Cash injection is essential for Bula's survival
Considering the traumas that Bula Resources (Holdings) has had to face, it is surprising that it is still alive. Lesser corporates would have given up and died. The group, of course, has been kept in existence by a series of financial transfusions, particularly from two of its major shareholders, Capital International Inc - which now has 252 million shares, or 14.4 per cent - and Morgan Grenfell - which has 217 million shares, or 12.4 per cent. It now needs another £1 million, and quickly.
But it needs more than funds, it also needs a steady flow of income to keep going. That is quite clear from the latest interim figures, presented to last week's extraordinary general meeting.
Although it generated only £70,000 cash from its minuscule oil and gas production operations in the six months to June 30th 1998, it spent £965,000 on capital expenditure and investments, and £379,000 on acquisitions and disposals. That mighty feat was only possible through the placing of new shares (at 1.25p sterling per share), which raised £1.6 million, and through new borrowings of £539,000. The most immediate worry for Bula is that it does not generate sufficient income to cover its basic running costs. This must raise serious questions about its ability to continue, even with a cash injection. So where are the potential sources of income?
Bula is pinning its hopes on two main areas: North Africa and the Middle East. It has signed a farm-in agreement with a subsidiary of Canadian Occidental Petroleum over blocks G & U onshore Libya. This has not resulted in any immediate cash for Bula. However, it could lead to an injection of between £100,000 and £200,000; its costs are to be paid and it will share in benefits from exploration.
It is negotiating a further farm-in over other Libyan blocks: CC, VV, Cyreneica, KK and ZZ. If this is successfully concluded, not only would Bula's costs be covered but it would be paid the £1 million development costs already incurred, bringing in much-needed cash.
All that, however, is only potential. At present, the only producer of income is the group's North American operations. Lower oil prices and lower production levels - due to production problems - led to lower income in the first half. An upgrade of the facilities will lead to a better second half, but this will still be insufficient to cover the group's basic costs.
There are, of course, the two court cases which could lead to a transformation if the group is successful. First, there's the action against Gouldens, the London solicitors which advised the group in respect of the Aki-Otyr, the fated Russian project. It is looking for a recovery of £9.1 million in costs and interest and a substantially larger amount for the lost value of the Aki-Otyr option. However, the London High Court on Thursday ordered the proceedings to be struck out following the failure of Bula to lodge a banker's guarantee for £250,000 sterling, as security for the firm's costs. Bula has already spent £367,000 on these legal costs to date and is appealing the court decision.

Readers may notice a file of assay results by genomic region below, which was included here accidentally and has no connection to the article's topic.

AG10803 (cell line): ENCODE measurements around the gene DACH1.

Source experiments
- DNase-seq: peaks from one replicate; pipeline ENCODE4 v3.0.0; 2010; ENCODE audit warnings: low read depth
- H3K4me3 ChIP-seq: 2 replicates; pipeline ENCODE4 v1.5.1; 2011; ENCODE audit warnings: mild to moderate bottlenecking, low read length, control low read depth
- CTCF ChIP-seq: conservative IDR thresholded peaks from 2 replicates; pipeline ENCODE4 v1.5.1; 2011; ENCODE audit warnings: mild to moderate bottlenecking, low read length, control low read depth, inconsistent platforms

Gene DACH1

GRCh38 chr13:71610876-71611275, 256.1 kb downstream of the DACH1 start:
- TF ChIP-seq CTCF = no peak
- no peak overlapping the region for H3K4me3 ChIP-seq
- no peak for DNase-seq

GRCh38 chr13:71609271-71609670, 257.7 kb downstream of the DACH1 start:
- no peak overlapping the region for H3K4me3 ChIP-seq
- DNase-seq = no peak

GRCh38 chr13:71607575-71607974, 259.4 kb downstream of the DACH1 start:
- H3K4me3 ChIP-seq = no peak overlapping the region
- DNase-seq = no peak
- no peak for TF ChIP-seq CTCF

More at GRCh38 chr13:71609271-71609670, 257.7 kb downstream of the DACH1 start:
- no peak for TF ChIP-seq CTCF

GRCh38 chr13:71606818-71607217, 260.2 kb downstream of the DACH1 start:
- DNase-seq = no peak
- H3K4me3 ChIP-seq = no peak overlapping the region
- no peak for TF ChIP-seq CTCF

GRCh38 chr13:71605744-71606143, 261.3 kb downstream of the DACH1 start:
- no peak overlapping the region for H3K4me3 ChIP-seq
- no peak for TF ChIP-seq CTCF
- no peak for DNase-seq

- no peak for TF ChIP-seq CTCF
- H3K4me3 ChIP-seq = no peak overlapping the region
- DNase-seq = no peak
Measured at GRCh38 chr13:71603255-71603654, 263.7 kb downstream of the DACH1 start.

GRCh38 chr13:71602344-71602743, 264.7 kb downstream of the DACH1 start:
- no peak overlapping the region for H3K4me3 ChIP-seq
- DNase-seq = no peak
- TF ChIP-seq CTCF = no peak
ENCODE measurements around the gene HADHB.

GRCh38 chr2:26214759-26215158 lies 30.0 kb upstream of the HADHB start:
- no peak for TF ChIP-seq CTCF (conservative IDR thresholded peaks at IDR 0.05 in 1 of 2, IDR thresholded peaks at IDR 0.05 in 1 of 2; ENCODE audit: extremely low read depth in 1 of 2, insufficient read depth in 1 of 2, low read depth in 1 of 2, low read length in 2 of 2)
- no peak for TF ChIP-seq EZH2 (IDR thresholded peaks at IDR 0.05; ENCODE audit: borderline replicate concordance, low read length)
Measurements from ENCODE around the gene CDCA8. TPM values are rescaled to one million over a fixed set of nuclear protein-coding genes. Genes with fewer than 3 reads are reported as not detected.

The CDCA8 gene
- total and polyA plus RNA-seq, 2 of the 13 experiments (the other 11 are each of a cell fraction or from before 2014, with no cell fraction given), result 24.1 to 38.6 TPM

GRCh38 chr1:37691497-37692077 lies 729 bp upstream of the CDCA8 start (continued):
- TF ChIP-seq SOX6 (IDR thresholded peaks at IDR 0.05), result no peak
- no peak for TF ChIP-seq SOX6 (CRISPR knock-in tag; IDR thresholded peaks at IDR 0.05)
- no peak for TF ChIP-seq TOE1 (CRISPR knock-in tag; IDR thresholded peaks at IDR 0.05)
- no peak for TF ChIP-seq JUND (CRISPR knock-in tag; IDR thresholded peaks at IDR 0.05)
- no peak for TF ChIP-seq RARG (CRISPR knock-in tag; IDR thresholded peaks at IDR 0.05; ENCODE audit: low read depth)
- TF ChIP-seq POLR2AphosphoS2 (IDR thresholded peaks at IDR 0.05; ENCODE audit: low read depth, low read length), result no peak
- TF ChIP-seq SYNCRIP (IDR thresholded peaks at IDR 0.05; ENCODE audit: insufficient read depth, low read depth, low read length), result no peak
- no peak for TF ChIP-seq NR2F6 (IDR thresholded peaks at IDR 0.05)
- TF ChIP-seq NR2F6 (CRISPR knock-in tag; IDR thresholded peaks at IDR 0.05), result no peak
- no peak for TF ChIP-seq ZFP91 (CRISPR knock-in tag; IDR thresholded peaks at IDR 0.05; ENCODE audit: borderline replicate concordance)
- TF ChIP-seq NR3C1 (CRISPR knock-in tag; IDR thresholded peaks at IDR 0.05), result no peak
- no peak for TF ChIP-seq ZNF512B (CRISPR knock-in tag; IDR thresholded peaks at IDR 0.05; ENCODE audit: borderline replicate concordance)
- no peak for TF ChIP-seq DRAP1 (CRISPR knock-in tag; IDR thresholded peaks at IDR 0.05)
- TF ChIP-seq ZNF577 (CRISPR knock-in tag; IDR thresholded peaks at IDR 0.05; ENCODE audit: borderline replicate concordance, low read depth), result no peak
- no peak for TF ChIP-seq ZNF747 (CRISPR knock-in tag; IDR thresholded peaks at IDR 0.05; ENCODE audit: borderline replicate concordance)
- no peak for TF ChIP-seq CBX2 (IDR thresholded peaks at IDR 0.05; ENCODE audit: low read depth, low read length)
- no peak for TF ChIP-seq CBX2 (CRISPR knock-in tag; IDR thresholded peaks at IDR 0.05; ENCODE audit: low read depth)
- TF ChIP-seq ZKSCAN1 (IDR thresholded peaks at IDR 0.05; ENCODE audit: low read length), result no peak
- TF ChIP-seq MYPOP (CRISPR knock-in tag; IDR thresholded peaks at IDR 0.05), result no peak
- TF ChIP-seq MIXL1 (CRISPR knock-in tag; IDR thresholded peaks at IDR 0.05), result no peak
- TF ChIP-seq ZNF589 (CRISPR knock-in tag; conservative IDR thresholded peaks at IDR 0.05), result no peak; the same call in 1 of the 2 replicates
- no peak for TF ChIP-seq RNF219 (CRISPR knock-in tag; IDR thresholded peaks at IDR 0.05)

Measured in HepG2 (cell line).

Second, there are actions against Mr Jim Stanley, the group's former executive chairman, who was found by a government report to be the sole beneficial owner of Mir Oil. Hotly contested, these, of course, should not figure in any financial assessments. The group's immediate concern is that the proceeds from the last placing have been used up. It is now using bank facilities secured on the US properties. These could be used up by the end of the year. Those assessing the future of Bula will see two conflicting trends.
First, the negative one. The environment for the oil industry is not good. The crisis in Asia has led to excess capacity which has been reflected in falling oil prices for more than 12 months. There is no sign of this changing, so the expectation must be for weak prices over the foreseeable future. And the position will be aggravated when the embargo on exports from Iraq is lifted. Second, the positive one. With excess capacity, oil producers will be looking to close down high-cost facilities and will concentrate on low-cost areas such as Libya (and the Middle East).
Bula does not have too many choices because time is not on its side. It would be best to back into another company. Failing that, the next best option is to have another whip-round among its institutional investors or try to tap the long-suffering ordinary shareholders, though many would resist such a move. If they were to give the thumbs down, it would be Bula's death knell. With the share price below the nominal 1p, Bula would not be able to issue shares at, or around, the market price without shareholder approval.
But to raise £1 million at the nominal value, it would have to issue a further 100 million shares. That would bring the number of shares in issue up to a whopping 1,850,000,000, or 1.85 billion.